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Global Basava Jayanthi

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  • Published
    5th May, 2020

Global Basava Jayanthi – 2020 held digitally by connecting followers in India and abroad.


Global Basava Jayanthi – 2020 held digitally by connecting followers in India and abroad.


  • Basava Jayanthi is an annual event celebrated in the honour of the birth of Vishwaguru Basaveshwara or Lord Basavanna, the 12th century philosopher and social reformer and the founding saint of the Lingayat faith.

    Quick facts about Basavanna:

    • Basavanna was born inKarnataka’s Ingaleshwar, Bagewadi town, which is 20 km away from Hungund taluk.
    • He grew up in Kudalasangama and married Gangambikel, the daughter of Bijjala's (one of the famous Chalukya kings) prime minister.
    • Some of the works credited to Basavanna include Vachana such as the Shat-sthala-vachana, Kala-jnana-vachana, Mantra-gopya, Ghatachakra-vachana and Raja-yoga-vachana.
    • Basava advocated that every human being was equal, irrespective of caste and that all forms of manual labour were equally important.
    • In 2015, the Prime Minister of India Narendra Modi, inaugurated the statue of Basavanna along the bank of the river Thames at Lambeth in London.
    • Furthermore, Basavanna is the first Kannadiga in whose honour a commemorative coin has been minted in recognition of his social reforms.
    • He is also known as Bhaktibhandari (literally, the treasurer of devotion), or Basaveswara (Lord Basava).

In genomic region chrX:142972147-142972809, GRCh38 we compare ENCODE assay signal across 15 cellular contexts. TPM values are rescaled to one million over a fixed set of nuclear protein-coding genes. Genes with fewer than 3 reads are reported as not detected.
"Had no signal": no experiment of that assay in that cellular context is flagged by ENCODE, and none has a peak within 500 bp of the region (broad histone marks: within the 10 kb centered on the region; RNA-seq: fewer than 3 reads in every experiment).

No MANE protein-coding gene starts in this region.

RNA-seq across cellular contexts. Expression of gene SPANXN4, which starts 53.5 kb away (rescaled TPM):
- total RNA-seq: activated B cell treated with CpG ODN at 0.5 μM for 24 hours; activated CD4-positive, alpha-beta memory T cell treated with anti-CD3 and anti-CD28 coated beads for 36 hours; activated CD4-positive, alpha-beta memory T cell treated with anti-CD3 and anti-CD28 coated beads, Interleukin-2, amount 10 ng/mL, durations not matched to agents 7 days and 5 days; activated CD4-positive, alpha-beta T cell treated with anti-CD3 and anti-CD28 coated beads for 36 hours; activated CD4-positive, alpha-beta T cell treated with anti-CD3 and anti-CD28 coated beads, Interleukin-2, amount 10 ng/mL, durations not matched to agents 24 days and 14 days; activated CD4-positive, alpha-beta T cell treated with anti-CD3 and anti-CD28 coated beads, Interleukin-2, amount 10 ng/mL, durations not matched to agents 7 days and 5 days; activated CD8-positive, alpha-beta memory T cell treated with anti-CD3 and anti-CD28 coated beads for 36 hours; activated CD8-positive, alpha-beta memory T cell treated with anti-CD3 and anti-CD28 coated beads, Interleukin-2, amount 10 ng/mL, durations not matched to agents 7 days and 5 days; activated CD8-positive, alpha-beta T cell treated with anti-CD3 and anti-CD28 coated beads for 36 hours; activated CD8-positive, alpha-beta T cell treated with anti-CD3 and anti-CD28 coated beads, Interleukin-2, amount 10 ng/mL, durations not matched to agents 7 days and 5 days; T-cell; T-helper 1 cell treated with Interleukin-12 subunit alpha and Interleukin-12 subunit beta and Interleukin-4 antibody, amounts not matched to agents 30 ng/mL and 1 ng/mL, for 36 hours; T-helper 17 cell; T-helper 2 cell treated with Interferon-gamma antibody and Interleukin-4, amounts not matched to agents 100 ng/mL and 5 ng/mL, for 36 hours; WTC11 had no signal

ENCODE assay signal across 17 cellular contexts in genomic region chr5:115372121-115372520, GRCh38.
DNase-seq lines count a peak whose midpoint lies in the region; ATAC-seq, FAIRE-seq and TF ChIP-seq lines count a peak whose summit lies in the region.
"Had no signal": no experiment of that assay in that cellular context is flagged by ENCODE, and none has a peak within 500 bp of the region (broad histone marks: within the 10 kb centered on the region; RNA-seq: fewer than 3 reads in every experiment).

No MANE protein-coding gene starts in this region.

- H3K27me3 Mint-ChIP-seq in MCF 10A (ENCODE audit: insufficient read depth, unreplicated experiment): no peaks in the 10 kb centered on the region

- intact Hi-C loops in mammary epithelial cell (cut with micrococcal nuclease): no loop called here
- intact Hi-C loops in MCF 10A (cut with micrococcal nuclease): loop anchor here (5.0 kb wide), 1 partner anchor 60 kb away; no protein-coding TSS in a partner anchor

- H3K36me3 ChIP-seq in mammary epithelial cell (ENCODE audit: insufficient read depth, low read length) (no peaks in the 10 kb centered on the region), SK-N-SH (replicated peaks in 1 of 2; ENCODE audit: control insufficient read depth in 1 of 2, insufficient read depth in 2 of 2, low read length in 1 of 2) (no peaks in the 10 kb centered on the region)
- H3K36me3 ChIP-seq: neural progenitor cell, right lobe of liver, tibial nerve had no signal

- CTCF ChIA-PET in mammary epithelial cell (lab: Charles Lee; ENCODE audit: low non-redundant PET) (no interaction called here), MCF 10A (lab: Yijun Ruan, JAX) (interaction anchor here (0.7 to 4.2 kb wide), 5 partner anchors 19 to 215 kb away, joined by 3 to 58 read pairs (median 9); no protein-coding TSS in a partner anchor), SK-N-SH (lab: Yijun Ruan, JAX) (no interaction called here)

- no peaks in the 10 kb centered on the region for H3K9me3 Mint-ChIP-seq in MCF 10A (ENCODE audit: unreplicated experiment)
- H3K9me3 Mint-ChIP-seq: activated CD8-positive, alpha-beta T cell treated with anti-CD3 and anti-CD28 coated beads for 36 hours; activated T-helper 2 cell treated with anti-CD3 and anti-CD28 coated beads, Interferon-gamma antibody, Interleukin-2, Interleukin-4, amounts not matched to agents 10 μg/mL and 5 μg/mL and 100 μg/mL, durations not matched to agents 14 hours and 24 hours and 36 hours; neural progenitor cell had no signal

• The festival is observed by people of the Lingayat community mostly in Karnataka and parts of Maharashtra, Telangana and Andhra Pradesh with much fanfare. 
  • On this day, people exchange greetings, meet each other and remember Lord Basavanna, recite his teachings and vachanas.

The objective of the festival is to pass the message of Vasudhaiva Kutumbakam’ (universal brotherhood). His message found expression in the form of Vachanas that define a new way of looking at God and life.

Lingayat community:

  • The Lingayat/Veerashaiva community, a politically dominant group in Karnataka, are devotees of Shiva.
  • The Lingayats follow 12th-century saint-philosopher Basavanna who had rejected ritualistic worship and pre-eminence of the Vedas.
  • The Veerashaivas sect of the community also worships Shiva idols and practises other Hindu customs.
  • The Lingayats consider the Veershaivas to be part of Hinduism as they follow Hindu customs while the Veerashaivas think the community was an ancient religion established by Shiva and Basavanna was one of its saints.

Anubhava Mantapa:

  • Basavanna staunchly believed in a caste-less society where each individual had equal opportunity to rise up in life.
  • To give force to the noble mission, he conceptualised Anubhava Mantapa – an academy of mystics, saints and philosophers of the Lingayata faith and acted as the fountainhead of thoughts on common human values and ethics.
  • Presided over another great mystic Allama Prabhu, the Anubhava Mantapa also had numerous Sharanas – people from the lower strata of society – as participants.
  • Basavanna himself joined as a participant in the Anubhava Mantapa with other greats like Akka Mahadevi and

Vira Saiva movement:

  • Basavanna was a reformer. He became the leader of the Vira Saiva movement. He established a cult that is accepted today by many people.
  • It developed a school of poor priests. It abolished the old priestly class. It adopted the vernacular as the medium for inculcating the supreme truth into the people. It gave to women an important place in religious and social life.
  • It prescribed one ideal of realisation for every individual, high or low.


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